Better still, the portal -- which is similar to an airline checkpoint -- can spot not only people who have handled bombs or carried bomb-laden luggage, but also suicide bombers themselves.
It's certain that improved technologies will play an increasing role in the campaign for stronger homeland security. Just remember, though, that technologies of every variety seem to follow a well-worn path: They proceed in fits and starts -- and they almost always take longer than expected.
A corollary to tech innovation will be making existing computer systems and networks more secure -- a sprawling project that never ends since the objective is to snag a bad actor whose shenanigans are often a moving target. For the most part, it's mundane stuff, such as updating systems to make sure they have the latest security software and checking every Web server to make sure it's configured to fend off easy attacks.
This past spring, though, a chorus arose questioning the wisdom of patching existing systems -- as opposed to building new systems based on more secure computer languages and system designs. The idea would be to fix once and for all problems in the underlying software languages that power data networks and the Internet.
To date, most of the emphasis in information security has been on adding new security layers such as firewalls, intrusion-detection systems, and antivirus products. While wider use of these systems has made corporations and governments more secure, that's no panacea, critics say.
"Think about what would have happened on September 11 if the terrorist attacks had been coordinated with a cyberattack. We would have been much worse off," says Peter Neumann, a computer security expert and a principal scientist at think tank SRI International. "Our infrastructure is entirely dependent on computers and communications." Making them safe from Internet-based cybercrime is a task that will never end.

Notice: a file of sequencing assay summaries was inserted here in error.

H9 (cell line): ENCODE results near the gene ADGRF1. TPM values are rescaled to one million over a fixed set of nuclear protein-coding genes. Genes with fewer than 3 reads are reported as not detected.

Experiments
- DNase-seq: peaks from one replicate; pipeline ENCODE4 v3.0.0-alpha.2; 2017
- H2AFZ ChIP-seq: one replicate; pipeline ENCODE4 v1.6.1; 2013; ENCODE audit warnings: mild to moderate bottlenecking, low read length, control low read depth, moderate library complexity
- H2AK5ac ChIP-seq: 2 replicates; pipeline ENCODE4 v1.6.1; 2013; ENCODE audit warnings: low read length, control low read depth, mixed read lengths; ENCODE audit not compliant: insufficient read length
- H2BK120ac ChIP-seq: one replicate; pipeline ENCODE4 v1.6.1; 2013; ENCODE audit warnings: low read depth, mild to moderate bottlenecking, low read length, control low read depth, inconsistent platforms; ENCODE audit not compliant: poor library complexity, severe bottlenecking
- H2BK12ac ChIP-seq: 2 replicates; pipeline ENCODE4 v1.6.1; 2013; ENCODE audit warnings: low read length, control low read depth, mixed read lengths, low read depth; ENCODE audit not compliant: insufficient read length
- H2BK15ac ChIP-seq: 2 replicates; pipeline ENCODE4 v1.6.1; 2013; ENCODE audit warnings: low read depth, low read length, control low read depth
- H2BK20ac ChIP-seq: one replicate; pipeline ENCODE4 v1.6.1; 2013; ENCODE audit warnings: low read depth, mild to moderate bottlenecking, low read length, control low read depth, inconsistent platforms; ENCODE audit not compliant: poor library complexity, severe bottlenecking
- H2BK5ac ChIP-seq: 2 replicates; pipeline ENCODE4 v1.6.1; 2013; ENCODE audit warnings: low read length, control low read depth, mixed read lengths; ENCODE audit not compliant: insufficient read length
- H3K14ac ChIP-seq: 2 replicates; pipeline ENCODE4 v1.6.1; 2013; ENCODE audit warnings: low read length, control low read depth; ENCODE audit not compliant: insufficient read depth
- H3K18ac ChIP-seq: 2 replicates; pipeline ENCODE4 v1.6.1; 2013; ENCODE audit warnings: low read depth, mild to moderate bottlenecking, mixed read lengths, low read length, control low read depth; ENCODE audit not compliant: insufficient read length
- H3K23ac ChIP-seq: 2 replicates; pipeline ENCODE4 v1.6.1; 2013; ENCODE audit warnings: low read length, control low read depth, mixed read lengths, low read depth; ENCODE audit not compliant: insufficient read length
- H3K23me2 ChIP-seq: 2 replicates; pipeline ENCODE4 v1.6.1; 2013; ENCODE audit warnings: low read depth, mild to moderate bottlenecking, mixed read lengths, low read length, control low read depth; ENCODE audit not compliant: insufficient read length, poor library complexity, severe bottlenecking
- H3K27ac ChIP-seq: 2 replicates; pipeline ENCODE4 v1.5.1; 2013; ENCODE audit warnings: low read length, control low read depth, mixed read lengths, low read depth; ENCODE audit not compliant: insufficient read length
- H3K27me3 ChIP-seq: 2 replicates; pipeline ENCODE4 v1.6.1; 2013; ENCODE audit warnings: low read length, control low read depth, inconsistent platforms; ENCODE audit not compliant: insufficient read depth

Until innovation in security technology reaches a critical mass, the solution of choice will be nifty applications of existing technology. For instance, the second version of the new Transportation Security Administration's CAPPS II passenger-screening system for airlines will use database-merging and systems-integration techniques to create a real-time opportunity to spot possible indications of terrorist activities. Another example: In the wake of September 11, Oracle created a system that links hospital emergency rooms in New York City to help uncover early evidence of biological attacks.
Another burgeoning field, telematics, has trucking companies mounting sensitive monitors on vehicles. These can broadcast over wireless networks information such as the location of a truck that's transporting hazardous material, the status of its load, whether the cabin door is open or closed, and even video frame-grabs of the driver. "All of this is possible with off-the-shelf technology," says Tony Eales, CEO of San Diego (Calif.) telematics company Teletrac. Eales estimates that 10% of the vehicle fleets running in the U.S. now use telematic tracking.
That's way up from a decade ago, partly because of an extra benefit -- cost savings. Advanced fleet-tracking capabilities make it easier for trucking companies to plan logistics and supply runs. The same holds true for electronic bills-of-lading in the shipping industry. These online documents verify the ownership of cargo. Putting them on the Web saves millions of dollars in paper costs and employee time, and speeds deliveries.
The security payoff? A fast-moving system gives terrorists and criminals alike less time to mess with or steal the cargo. And electronic documents make it much easier to share information across borders -- and governments. "You won't have to force this on industry," says the Council on Foreign Relations' Flynn.